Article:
Agony and Ecstacy: A Moment in Time
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I imploded into a single point of black nothingness inside the core of my body—I no longer had vision or access to the outside world. Panic, sheer terror pressed me inward from all sides, smaller and smaller, until I was lost, overwhelmed by my most secret, insidious fear that lived buried within me, always there, never openly acknowledged but intimately known. What was I going to do? How could I possibly respond to the words that had reduced me to such a horrific state of existence?
I had never lived free of fear as a young person. Fear awoke with me in the morning, ate my meals with me, played with my friends along side of me, went to school with me, and when I went to sleep – yes, fear slept with me. Fear had been introduced into my life very early through a dad that couldn’t communicate love and was emotionally and physically cruel. Mom displayed her love to me, but her fear of my dad was the stronger lesson imparted. Fear had taken on its own identity and had become part of me, no longer just a response to my father. It kept me from eating spaghetti at summer camp when I was in third grade because the dread of getting a drop of sauce on my face far out weighed my hunger. It caused me to forget my lines at an elementary school play and caused me to freeze to speechlessness during my solo in a junior high musical. My fear grew to the point during high school that I forgot my name during a phone call at a slumber party and inhabited my mind to such a degree that my grades in school became no where near my potential as all of my study time was taken up with writing “Help me!” on my notebook paper where no one could see. I ended up in the emergency room several times through aborted suicide attempts, times of reaching out to the world to be rescued. My fear kept me as still as stone when psychologists reached out to me. I was reduced to tunnel vision and feeling faint if I had to speak in front of anyone I didn’t know. The help I sought in those early years was never able to overcome my prison walls. Fear was now living my life for me.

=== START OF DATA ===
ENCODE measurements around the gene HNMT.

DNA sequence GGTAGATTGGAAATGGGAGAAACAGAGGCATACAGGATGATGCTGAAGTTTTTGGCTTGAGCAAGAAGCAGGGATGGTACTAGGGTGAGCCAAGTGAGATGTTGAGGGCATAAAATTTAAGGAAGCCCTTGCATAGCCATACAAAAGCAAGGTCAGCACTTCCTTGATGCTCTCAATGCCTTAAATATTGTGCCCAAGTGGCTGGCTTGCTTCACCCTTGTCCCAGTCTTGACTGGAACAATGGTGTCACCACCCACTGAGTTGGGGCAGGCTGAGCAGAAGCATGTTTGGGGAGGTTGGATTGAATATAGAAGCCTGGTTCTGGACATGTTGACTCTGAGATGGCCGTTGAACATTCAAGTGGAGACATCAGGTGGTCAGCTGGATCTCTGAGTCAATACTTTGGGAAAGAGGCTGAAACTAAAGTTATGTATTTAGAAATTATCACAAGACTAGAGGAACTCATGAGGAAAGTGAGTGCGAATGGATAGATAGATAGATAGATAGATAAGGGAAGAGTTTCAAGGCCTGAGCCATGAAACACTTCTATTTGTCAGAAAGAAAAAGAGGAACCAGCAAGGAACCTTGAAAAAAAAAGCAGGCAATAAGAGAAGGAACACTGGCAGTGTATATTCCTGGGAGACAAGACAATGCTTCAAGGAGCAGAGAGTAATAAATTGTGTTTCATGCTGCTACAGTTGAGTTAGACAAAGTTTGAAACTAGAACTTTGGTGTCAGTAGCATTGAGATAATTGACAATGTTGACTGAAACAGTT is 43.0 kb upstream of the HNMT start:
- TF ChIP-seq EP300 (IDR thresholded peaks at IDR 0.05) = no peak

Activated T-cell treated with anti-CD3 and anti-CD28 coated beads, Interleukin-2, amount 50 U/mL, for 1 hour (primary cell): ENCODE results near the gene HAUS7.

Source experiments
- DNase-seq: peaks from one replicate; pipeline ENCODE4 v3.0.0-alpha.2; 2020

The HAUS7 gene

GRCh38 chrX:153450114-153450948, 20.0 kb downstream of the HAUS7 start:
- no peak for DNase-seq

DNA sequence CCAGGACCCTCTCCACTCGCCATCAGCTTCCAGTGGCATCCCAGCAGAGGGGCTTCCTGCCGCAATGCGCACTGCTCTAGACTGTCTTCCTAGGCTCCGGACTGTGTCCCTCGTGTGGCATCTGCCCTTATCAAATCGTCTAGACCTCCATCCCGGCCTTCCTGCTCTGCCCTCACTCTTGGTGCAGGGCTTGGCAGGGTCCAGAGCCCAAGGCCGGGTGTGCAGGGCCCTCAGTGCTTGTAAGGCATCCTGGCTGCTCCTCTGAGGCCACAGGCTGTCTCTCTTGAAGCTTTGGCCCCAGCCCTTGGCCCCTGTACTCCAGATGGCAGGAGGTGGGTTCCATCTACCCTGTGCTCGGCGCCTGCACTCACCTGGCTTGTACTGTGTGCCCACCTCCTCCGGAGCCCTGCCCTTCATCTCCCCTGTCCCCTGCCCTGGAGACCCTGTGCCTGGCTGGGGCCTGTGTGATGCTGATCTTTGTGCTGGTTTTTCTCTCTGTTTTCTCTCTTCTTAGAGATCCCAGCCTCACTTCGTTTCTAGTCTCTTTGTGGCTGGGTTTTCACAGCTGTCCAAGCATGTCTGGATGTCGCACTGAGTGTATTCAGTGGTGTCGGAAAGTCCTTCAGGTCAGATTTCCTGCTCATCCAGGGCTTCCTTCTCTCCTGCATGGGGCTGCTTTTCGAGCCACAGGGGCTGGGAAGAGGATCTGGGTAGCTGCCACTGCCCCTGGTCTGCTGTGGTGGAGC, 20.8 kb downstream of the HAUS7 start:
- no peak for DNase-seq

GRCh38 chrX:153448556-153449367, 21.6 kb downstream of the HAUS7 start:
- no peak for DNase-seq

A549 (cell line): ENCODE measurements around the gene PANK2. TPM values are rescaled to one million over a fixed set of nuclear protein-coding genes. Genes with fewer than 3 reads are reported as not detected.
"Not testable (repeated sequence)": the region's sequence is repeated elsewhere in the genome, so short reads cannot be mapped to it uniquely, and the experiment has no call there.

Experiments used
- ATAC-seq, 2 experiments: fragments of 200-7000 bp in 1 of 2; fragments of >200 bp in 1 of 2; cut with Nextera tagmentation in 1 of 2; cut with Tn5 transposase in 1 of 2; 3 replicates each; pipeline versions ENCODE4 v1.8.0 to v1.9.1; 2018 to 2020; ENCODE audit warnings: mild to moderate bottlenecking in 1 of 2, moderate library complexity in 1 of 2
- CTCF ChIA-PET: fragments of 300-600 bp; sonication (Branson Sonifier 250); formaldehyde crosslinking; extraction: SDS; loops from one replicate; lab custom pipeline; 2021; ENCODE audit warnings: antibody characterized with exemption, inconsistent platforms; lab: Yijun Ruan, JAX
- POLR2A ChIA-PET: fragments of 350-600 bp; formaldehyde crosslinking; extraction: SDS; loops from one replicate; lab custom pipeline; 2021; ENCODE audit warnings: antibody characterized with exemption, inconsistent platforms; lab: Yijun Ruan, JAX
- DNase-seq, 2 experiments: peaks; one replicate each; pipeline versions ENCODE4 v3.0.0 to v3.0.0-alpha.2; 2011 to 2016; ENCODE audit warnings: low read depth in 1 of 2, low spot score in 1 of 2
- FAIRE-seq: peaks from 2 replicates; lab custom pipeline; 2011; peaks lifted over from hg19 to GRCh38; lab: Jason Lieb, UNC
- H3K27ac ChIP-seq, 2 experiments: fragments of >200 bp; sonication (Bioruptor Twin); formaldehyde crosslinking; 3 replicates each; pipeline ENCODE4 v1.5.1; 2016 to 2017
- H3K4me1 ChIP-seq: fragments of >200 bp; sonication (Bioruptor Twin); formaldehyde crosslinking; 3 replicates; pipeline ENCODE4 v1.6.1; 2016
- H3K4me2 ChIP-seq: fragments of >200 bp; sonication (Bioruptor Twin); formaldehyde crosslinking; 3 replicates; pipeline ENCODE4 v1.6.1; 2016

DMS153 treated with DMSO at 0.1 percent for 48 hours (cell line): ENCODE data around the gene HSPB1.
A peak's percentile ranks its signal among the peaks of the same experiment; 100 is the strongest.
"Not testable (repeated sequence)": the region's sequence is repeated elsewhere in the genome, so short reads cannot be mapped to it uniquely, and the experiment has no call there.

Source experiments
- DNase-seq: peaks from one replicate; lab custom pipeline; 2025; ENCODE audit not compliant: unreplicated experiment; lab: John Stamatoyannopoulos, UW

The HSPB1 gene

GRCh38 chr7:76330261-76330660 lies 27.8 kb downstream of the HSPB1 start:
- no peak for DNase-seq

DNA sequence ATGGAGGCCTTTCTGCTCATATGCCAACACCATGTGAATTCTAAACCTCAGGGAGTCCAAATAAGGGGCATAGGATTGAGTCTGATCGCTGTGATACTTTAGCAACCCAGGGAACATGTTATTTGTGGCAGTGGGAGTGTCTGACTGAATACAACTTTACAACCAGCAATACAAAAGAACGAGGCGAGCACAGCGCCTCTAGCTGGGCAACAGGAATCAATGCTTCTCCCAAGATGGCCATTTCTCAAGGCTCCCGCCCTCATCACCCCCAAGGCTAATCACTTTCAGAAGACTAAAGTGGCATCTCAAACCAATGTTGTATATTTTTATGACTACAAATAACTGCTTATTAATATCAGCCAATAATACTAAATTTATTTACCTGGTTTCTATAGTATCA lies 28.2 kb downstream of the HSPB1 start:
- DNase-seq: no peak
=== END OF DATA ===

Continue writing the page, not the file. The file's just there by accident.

Mary Yellow (name changed to protect her privacy) and I attended an adult Sunday school class at Canterbury United Methodist Church in 1980, thirteen years after my high school graduation. We had hit it off very well together. We were both mostly loners who had busy lives that were filled with many responsibilities and people: I had my husband Ronnie and my two children, and Mary and her husband were the overseers of a home for unwed mothers. Life had taken many upward turns from my tumultuous youth and getting together with Mary to chat over coffee and pray about the stresses in our busy lives was important to me. One-on-one relationships weren’t threatening to me any more, and I enjoyed the camaraderie of a close friend. I loved being accepted by Mary. She always shared how she loved the way I was raising my two daughters. She enjoyed my company also. I was one of the few not intimidated by the fact that she was a psychologist; in fact, I sought her affirmations in my life.